WARREN COUNTY, N.Y. (NEWS10) – In their daily COVID-19 update, Warren County announced another round of coronavirus vaccines was on the way. While previous doses have been distributed at county clinics, some of these will be handled in a new way, one that puts decisions in the hands of individual doctors.
The county is expecting a shipment of 200 coronavirus vaccine doses this week for those outlined in Phase 1B of New York’s vaccination plan. 100 of those are for essential workers, and the rest for people living with health conditions called comorbidities. Those conditions, laid out on the state website, can include cancers, developmental disabilities and diabetes, and a range of other conditions, all of which bring patients into regular contact with physicians.
To that end, Warren County is sending the 100 doses for those patients straight to the private practices and doctors most familiar with them.
“The rationale is that physicians know which of their patients are most in need, as opposed to Public Health staff who would not have that information,” wrote county spokesman Don Lehman in a follow-up email Wednesday.
Warren County made the decision in cooperation with other counties, after looking at other parts of the region where similar practices are working.
The county’s largest medical provider is Hudson Headwaters, which gets vaccine doses directly from the federal government. Warren County already works with employers to get essential workers their vaccines, which is what they’ll be doing with the other half of this week’s doses.
“It was decided that Warren County will fill in the gaps with the other medical practices in the region that are not getting it directly from the federal government so their patients will have access,” Lehman said.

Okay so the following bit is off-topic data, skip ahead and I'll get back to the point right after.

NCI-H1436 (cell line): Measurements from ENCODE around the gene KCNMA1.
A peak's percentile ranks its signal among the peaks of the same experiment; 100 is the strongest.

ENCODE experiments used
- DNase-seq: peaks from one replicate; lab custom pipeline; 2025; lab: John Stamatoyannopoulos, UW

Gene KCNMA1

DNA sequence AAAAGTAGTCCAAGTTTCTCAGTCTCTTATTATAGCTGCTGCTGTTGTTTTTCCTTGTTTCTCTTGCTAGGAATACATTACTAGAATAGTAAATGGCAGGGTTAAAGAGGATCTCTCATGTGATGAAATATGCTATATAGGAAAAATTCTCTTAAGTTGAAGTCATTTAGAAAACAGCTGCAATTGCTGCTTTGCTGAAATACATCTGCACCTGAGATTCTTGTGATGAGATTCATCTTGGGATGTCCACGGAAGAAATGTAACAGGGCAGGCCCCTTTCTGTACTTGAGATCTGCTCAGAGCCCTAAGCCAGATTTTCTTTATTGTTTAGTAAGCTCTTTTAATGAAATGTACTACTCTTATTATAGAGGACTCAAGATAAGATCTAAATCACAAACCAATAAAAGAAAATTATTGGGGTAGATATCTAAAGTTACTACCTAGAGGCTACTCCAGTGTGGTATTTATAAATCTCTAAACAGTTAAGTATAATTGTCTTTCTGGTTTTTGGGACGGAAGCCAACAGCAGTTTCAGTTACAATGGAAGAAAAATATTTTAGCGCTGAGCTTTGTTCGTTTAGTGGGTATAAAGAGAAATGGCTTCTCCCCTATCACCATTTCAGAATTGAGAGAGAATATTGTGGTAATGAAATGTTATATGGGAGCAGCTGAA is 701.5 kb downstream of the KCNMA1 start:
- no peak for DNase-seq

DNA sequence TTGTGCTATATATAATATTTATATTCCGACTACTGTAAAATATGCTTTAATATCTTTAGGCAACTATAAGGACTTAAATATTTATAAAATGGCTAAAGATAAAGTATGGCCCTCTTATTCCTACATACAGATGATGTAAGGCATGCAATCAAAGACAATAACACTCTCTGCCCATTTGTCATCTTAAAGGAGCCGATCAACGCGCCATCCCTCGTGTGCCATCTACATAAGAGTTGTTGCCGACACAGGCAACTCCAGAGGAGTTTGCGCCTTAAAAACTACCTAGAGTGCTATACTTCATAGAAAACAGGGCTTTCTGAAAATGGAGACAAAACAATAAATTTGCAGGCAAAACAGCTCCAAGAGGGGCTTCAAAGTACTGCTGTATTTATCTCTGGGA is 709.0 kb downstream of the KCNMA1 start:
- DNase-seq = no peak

The full list of comorbidities is as follows, as dictated by the office of Gov. Andrew Cuomo:
- Cancer (current or in remission, including 9/11-related cancers)
- Chronic kidney disease
- Pulmonary Disease, including but not limited to, COPD (chronic obstructive pulmonary disease), asthma (moderate-to-severe), pulmonary fibrosis, cystic fibrosis, and 9/11 related pulmonary diseases
- Intellectual and Developmental Disabilities including Down Syndrome
- Heart conditions, including but not limited to heart failure, coronary artery disease, cardiomyopathies, or hypertension (high blood pressure)
- Immunocompromised state (weakened immune system) including but not limited to solid organ transplant or from blood or bone marrow transplant, immune deficiencies, HIV, use of corticosteroids, use of other immune weakening medicines, or other causes
- Severe Obesity (BMI 40 kg/m2), Obesity (body mass index [BMI] of 30 kg/m2 or higher but < 40 kg/m2)
- Sickle cell disease or Thalassemia
- Type 1 or 2 diabetes mellitus
- Cerebrovascular disease (affects blood vessels and blood supply to the brain)
- Neurologic conditions including but not limited to Alzheimer’s Disease or dementia
- Liver disease
Any resident with a condition on that list can contact their doctor for more information.
“We are working with medical providers to get to their most at-risk patients vaccinated at this time due to limited supplies,” said Ginelle Jones, Warren County Health Services Director.
Meanwhile, pharmacies in the county continue to bear the responsibility of vaccinating residents 65 and older, as part of Phase 1B. Warren County sent out a current list of county pharmacies working to give out doses. The county encourages residents to contact locations directly for supply info.
That list includes:
- CVS locations around the region
- Kinney Drugs in Queensbury
- Stone’s Pharmacy in Lake Luzerne
- Rite Aid in Glens Falls
- Walgreens stores around the region
- Hannaford stores in the region
- Market 32 stores in Wilton and Clifton Park
The state-run coronavirus clinic in Potsdam also listed open vaccination appointments on Wednesday. Those interested can apply online.